SOE to promote technology transfer
Updated: 2012-06-05 08:06
By Wang Xin in Chengdu (China Daily)
A government-funded company specializing in the commercialization of research results is expected to begin operations in August, according to a senior official of the Chengdu city government.
The 1 billion yuan ($157 million) company is designed to fund promising technological projects and promote cooperation between researchers and investors.
This is one out of a series of initiatives by local authorities to promote technology transfers, said Ding Xiaobin, deputy director of the government's technology bureau.
His remarks came during the World Biomaterials Congress, which is being held in Chengdu, the capital of Southwest China's Sichuan province between June 1 and 5.
With 50 universities and research institutions, more than 10 of which are involved in chemicals research, Chengdu has a vast reservoir of human resources and a strong research capacity, allowing it to develop such high-tech sectors as new materials and biomedicine, Ding said.
Among them is a national engineering technology research center for biomaterials, the only one of its kind in the country. All these factors have enhanced the city's leading position as a research powerhouse in the industry.
The city government plans to increase R&D investment by 2015 to a level of more than 3 percent of local GDP, an increase of 20 percent compared to 2010.
Although the city is advanced in its innovative capabilities, local industry still lags behind.
Of the hundreds of local companies making medicinal or healthcare products, only Kelun Pharmaceutical Co is capable of generating more than 10 billion yuan in annual sales.
"The question of translating advantages in technology into strengths in local industry remains a concern for the city government," Ding said.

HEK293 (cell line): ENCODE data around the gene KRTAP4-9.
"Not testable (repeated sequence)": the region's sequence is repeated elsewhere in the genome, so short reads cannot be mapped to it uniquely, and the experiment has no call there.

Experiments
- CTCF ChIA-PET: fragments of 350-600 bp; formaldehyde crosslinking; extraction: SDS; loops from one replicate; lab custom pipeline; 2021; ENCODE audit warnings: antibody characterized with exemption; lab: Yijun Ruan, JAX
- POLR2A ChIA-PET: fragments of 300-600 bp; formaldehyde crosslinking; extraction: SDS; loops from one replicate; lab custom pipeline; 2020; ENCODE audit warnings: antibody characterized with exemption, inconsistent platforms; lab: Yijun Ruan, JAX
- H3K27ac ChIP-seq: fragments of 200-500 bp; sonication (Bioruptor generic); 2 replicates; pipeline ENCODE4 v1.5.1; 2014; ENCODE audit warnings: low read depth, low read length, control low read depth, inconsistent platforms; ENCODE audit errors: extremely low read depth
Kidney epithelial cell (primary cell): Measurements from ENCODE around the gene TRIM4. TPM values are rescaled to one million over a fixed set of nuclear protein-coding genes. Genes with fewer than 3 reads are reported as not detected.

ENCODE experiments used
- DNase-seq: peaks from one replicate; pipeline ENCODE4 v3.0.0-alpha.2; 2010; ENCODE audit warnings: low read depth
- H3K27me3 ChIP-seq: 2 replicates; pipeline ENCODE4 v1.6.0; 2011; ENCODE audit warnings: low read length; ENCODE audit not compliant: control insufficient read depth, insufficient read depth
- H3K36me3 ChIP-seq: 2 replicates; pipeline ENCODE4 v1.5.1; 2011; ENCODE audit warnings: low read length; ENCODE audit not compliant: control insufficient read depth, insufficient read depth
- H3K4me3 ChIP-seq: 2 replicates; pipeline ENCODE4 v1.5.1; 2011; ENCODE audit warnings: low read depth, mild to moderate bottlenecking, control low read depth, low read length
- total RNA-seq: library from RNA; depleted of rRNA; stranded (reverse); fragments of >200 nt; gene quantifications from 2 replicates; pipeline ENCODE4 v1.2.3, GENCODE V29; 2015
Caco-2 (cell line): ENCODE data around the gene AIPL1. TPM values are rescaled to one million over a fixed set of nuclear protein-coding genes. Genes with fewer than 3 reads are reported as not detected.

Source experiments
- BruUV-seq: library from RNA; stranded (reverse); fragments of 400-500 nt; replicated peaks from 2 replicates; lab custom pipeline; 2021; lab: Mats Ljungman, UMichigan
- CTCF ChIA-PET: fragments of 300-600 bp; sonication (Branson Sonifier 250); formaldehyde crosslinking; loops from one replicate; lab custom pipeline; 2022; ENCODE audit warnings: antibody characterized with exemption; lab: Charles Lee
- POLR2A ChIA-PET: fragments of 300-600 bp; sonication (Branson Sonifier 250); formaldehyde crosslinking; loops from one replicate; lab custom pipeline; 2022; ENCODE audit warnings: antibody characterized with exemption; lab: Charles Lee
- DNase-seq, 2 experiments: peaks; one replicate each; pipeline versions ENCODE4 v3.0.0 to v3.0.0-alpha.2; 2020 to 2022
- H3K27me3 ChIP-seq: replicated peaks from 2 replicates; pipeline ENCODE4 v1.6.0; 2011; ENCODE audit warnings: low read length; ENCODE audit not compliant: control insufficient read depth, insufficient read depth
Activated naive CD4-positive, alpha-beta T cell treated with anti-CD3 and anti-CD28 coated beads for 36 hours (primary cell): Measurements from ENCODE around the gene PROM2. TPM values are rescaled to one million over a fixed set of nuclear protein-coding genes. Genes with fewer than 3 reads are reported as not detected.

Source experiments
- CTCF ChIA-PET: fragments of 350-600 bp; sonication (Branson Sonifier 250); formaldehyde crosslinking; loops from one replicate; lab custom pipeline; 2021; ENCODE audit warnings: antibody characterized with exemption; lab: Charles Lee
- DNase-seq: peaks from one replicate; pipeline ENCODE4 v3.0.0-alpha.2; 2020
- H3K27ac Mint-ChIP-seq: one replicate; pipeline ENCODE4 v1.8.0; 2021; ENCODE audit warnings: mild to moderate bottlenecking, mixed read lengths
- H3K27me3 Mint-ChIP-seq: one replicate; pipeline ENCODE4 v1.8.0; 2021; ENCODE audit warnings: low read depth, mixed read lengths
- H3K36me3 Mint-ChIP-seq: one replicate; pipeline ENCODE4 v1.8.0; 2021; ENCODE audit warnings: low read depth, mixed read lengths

In addition to the State-owned technology transfer company, three industry research institutions, respectively dedicated to clean energy, new materials and automobiles, are playing an active role in improving innovation capacity and promoting industrialization with the aid of some private capital firms, he added.
"Industrial growth is surely not only related to the expansion of scale but also to the improvement of quality," Ding emphasized, adding that achieving this goal requires the importation of experts and specialists as well as the development of high-tech sectors.
Authorities are now focusing more on the risks investment project candidates face in terms of intellectual property as well as the level of advancement seen in their key technologies rather than merely investment scale, the officials said.
Such an attitude has brought quality investment projects to the city.
Ding cited Alltech Medical System Co as an example. When company founder Zou Xueming brought his international team to Chengdu in 2005, they had little but the core technological expertise in making nuclear magnetic resonance imaging machines and equipment.
The company generated more than 100 million in annual sales in 2010 alone, an "explosive growth" after three years of almost nonexistent sales, Ding said.
The five-day meeting provides an opportunity to showcase the host city's charm and attract more investors, he said, adding that many of the international executives participating in the event have expressed interest in the investment potential of this southwestern business hub.
Known as a major source of traditional Chinese medicine, Chengdu is home to a number of herbal remedies that have been recognized for their efficacy by the medical profession.
Its biomedicine and medical service sector generated more than 31 billion yuan in revenues last year.
(China Daily 06/05/2012 page7)